Top auctioneer Christie's has withdrawn a cartoon from a sale due to be held next week after a complaint that its inclusion might break race and religious hatred laws.
The auction house sought guidance from Scotland Yard's arts and antiques squad after a complaint by a Jewish amateur antiques dealer. Christie's asked if the cartoon, Dumped in London, would breach race hate laws.
A Metropolitan Police spokesperson said: "Officers advised that in order to establish whether the cartoon breached the Racial and Religious Hatred Act 2006 it would have to be presented with full supporting information to the Crown Prosecution Service. Christie's has chosen voluntarily to remove the item from sale and the matter has now been closed."
The cartoon, drawn in 1903, was one of the earliest by cartoonist and caricaturist H M Bateman, who was born in 1887. It was included in a catalogue for an auction called "Interiors" together with a number of his other drawings. The signed and dated drawing was given a price range of £600-£800 but Christie's would not say who was selling it because of "client confidentiality".
Bateman was famous for a series of drawings which started with the words "The man who…" and he became one of the highest paid cartoonists in Britain after World War II. He died in 1970.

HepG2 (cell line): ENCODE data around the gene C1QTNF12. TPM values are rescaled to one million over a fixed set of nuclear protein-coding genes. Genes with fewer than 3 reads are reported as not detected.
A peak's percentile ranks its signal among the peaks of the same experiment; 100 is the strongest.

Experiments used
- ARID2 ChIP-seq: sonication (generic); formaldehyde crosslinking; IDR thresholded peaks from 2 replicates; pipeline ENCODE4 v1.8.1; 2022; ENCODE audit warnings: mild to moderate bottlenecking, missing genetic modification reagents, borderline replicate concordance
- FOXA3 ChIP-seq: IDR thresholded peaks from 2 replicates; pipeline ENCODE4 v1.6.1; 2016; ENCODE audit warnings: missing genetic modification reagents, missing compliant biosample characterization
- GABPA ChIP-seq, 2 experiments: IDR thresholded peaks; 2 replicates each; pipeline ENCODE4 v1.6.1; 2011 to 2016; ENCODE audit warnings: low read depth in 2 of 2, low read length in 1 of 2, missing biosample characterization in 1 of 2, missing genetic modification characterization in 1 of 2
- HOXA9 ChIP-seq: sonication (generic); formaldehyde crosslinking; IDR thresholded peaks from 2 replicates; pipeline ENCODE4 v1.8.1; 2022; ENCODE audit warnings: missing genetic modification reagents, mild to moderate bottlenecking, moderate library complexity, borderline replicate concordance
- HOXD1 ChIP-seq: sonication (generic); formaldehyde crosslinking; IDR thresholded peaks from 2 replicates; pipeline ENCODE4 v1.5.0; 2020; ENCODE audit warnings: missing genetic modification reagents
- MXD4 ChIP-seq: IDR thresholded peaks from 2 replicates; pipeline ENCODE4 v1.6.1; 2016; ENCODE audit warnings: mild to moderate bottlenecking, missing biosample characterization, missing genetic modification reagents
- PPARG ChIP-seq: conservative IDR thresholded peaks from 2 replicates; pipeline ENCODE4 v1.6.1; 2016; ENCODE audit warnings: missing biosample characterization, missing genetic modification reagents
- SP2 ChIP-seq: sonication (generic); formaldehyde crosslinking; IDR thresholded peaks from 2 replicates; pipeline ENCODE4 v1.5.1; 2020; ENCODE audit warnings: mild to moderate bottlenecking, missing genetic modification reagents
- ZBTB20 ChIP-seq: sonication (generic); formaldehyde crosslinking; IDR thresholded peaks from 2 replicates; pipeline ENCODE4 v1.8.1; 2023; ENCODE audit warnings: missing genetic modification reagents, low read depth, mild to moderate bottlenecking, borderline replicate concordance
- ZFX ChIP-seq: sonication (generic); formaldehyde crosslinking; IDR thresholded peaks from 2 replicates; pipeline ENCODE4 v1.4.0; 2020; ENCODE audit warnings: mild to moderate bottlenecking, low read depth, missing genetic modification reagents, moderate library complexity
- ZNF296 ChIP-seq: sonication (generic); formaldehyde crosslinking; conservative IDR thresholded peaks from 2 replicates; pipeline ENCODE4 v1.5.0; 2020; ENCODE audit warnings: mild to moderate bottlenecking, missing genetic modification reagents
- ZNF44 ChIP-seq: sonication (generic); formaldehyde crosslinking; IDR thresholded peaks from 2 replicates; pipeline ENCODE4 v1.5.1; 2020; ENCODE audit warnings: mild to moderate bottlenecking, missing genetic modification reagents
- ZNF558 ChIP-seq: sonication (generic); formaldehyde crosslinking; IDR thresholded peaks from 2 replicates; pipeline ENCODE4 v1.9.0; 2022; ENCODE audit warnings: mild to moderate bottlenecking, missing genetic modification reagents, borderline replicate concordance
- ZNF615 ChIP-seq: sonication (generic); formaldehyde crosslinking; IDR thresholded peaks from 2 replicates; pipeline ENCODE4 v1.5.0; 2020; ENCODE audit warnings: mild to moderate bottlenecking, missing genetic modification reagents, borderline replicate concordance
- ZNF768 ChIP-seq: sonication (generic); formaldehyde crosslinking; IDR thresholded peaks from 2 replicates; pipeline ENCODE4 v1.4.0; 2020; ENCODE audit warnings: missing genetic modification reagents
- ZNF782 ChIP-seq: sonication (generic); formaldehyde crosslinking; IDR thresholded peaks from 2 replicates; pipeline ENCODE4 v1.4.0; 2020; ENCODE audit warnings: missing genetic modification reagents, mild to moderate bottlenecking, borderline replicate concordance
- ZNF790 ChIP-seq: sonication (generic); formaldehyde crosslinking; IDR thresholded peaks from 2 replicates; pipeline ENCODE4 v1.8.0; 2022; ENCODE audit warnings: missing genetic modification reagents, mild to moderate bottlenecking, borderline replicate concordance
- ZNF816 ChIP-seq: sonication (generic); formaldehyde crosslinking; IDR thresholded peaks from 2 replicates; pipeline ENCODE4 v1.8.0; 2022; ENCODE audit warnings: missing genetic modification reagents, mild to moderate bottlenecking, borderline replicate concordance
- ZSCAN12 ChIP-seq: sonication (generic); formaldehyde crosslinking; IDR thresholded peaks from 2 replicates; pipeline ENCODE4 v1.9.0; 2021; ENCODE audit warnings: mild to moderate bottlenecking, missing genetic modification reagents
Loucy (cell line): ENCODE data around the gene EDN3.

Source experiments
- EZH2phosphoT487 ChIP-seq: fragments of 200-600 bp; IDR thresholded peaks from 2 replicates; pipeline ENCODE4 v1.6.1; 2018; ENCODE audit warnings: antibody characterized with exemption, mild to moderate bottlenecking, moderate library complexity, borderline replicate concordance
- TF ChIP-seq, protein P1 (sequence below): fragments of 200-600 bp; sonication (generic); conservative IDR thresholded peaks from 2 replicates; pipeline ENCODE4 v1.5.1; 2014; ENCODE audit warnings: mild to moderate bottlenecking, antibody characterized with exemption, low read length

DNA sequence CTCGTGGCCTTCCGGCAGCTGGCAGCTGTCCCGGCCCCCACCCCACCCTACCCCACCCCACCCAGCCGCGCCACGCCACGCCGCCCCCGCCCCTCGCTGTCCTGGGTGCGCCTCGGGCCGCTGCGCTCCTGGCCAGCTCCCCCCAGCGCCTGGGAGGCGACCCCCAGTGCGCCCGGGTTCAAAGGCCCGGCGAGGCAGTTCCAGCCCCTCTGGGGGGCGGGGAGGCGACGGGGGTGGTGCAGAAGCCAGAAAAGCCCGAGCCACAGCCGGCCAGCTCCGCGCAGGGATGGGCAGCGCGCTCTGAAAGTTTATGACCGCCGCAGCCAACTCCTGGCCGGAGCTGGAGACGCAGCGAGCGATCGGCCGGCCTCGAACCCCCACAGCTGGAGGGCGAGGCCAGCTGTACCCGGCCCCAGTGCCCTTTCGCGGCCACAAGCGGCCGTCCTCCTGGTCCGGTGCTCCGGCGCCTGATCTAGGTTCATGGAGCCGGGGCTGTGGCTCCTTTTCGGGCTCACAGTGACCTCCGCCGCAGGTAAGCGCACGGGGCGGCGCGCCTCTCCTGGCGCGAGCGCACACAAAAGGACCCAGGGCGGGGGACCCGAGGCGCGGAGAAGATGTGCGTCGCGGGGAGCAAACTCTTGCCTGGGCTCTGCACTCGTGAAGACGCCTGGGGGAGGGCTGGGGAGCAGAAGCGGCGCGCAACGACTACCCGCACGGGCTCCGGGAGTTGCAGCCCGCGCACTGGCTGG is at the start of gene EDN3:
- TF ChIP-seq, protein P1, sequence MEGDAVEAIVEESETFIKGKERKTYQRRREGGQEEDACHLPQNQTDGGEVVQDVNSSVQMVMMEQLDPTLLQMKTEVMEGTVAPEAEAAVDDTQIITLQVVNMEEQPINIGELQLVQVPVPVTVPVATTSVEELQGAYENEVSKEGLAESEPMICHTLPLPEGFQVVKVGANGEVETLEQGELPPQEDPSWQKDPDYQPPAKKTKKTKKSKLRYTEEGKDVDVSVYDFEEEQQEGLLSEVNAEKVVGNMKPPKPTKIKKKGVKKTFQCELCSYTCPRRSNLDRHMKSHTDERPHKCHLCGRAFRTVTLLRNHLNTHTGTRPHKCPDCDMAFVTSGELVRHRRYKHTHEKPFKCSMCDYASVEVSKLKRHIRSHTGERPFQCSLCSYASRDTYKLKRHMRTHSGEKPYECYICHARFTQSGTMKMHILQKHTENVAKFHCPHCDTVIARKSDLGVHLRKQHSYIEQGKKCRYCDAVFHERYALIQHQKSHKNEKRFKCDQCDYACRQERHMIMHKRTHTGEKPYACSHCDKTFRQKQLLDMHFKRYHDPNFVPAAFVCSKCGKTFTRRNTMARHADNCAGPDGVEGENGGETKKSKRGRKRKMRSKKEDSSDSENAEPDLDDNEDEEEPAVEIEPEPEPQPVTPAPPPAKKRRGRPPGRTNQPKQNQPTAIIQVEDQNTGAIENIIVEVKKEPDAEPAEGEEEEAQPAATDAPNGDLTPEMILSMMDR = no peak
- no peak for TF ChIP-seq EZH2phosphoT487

The drawing depicts a skull-capped, bearded Jewish man with hands that extend into long, bony talon-like fingers.
The man is dressed in a tail-coat, through the rear vent of which pokes a tail dangling down covered with orange spots.
The complainant, an amateur art collector who did not want to be named, said: "I was thumbing through the catalogue when I came across this drawing.
"It looked like it had come out of the pages of Der Stürmer (the virulently antisemitic Nazi publication). I found it utterly nauseating that Christie's would include this seriously as a lot for sale or than anyone would want to pay money for it. "
A spokeswoman for Christie's said: "After discussion with the vendor, the item was withdrawn from sale."